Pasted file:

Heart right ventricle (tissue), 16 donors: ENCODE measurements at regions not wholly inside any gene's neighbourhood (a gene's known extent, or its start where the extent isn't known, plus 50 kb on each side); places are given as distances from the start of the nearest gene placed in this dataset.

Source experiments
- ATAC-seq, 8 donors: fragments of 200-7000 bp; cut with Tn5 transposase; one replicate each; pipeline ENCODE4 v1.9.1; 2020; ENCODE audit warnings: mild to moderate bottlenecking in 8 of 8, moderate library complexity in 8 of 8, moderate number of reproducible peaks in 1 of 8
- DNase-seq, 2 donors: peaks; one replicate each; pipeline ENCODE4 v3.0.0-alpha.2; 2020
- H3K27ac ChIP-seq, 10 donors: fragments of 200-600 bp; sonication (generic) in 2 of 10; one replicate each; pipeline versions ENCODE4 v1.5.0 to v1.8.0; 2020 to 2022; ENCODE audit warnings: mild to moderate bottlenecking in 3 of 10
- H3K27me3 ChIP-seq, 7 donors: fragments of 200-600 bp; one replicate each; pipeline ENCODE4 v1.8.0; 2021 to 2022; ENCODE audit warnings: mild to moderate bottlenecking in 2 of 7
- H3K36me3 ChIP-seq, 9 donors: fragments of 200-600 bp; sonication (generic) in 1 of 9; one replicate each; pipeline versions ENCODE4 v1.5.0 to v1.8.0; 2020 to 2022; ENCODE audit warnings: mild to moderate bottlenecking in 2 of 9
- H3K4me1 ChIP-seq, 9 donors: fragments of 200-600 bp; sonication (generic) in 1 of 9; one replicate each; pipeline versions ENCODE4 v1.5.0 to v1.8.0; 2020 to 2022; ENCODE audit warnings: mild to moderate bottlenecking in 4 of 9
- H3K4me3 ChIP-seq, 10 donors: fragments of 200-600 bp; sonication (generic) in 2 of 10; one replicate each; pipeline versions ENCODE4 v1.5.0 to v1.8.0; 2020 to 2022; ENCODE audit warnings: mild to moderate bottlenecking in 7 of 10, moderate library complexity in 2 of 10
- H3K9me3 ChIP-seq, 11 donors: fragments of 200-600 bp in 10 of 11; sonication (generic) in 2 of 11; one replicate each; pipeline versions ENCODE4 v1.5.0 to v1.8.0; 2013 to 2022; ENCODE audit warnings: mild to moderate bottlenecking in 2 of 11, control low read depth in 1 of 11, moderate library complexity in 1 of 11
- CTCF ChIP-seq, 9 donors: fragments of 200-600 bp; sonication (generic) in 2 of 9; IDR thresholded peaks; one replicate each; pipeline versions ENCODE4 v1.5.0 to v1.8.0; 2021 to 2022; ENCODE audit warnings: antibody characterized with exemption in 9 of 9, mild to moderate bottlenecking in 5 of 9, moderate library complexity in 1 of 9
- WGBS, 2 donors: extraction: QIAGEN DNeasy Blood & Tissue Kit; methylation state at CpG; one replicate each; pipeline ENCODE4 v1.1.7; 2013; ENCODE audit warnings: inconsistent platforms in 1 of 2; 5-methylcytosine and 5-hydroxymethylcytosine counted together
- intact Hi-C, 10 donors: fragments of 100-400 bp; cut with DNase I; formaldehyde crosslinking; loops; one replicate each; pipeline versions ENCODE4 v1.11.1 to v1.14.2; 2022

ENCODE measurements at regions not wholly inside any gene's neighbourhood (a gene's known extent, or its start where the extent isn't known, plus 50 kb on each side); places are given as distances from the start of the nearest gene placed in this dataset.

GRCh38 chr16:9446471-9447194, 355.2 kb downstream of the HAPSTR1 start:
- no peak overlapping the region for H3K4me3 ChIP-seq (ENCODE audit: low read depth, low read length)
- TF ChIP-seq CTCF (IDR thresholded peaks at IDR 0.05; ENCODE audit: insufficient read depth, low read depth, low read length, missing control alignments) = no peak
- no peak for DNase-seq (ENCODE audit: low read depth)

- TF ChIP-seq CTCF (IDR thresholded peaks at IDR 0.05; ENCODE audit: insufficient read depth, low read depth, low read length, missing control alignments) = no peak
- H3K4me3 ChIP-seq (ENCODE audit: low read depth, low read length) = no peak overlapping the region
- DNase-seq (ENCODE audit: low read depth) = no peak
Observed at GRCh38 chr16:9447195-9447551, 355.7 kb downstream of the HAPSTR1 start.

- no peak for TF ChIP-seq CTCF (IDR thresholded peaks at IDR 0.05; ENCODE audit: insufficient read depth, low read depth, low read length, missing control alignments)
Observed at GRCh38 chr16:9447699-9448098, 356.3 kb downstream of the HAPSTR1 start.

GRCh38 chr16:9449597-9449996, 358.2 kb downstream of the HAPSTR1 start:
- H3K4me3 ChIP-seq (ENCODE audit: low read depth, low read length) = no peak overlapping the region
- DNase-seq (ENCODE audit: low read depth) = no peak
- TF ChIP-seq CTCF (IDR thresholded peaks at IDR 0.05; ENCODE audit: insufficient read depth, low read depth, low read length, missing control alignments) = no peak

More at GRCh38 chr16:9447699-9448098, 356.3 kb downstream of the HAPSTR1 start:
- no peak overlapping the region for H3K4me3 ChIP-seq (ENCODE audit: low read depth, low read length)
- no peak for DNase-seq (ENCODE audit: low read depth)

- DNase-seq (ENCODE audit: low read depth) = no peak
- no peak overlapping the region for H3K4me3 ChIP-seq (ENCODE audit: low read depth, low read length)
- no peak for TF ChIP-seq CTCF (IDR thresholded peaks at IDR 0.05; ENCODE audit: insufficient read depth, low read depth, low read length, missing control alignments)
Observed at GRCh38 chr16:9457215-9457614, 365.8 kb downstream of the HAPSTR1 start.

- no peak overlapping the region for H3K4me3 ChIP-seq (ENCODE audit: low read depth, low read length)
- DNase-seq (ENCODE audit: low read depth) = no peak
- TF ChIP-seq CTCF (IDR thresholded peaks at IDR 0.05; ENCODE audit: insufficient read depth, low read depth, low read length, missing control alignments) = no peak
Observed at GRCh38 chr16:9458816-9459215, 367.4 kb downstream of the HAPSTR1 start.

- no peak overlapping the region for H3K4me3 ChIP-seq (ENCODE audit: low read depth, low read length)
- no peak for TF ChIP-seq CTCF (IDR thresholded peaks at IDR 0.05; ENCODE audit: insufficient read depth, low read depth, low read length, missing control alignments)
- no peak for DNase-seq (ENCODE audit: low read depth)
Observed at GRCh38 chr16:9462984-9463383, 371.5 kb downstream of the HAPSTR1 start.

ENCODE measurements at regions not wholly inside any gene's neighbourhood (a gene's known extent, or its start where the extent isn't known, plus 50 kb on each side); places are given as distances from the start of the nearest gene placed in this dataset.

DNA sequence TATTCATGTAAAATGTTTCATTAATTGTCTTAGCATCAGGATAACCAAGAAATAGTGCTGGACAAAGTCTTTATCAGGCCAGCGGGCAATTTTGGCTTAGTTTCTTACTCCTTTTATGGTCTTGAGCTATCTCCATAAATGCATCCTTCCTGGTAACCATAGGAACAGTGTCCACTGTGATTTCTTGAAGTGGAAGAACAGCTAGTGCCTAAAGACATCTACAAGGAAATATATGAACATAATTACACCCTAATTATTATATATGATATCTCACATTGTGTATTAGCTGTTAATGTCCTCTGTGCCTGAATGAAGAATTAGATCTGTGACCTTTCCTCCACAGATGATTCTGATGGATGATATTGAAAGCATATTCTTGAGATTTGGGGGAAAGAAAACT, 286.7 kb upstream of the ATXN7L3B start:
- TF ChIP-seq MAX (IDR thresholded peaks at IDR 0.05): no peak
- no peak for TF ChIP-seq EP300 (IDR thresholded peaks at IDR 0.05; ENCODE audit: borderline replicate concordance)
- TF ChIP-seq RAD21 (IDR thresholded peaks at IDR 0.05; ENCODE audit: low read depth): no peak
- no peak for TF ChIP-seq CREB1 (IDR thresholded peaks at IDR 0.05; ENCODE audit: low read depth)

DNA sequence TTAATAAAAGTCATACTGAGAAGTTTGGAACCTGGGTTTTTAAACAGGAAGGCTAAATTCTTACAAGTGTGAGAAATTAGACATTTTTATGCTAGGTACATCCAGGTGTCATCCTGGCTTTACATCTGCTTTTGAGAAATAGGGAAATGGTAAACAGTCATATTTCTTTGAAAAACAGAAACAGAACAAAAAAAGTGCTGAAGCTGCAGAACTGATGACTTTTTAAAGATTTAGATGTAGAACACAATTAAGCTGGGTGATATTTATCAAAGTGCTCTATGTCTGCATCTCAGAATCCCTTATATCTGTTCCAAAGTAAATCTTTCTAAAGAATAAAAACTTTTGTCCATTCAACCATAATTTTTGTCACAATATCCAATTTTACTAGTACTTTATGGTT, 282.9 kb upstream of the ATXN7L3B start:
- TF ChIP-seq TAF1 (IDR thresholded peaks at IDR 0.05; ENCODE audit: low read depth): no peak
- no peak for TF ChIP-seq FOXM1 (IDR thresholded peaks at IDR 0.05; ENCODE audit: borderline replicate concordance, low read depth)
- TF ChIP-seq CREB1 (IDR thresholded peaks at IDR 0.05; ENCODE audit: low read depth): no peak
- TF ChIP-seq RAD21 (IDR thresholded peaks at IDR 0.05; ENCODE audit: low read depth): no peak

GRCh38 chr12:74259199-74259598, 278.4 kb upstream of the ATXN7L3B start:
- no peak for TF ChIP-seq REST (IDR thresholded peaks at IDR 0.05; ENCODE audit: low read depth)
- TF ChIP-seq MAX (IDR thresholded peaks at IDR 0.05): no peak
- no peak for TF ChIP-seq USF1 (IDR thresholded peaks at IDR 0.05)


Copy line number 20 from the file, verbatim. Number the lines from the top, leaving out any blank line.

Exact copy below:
- H3K4me3 ChIP-seq (ENCODE audit: low read depth, low read length) = no peak overlapping the region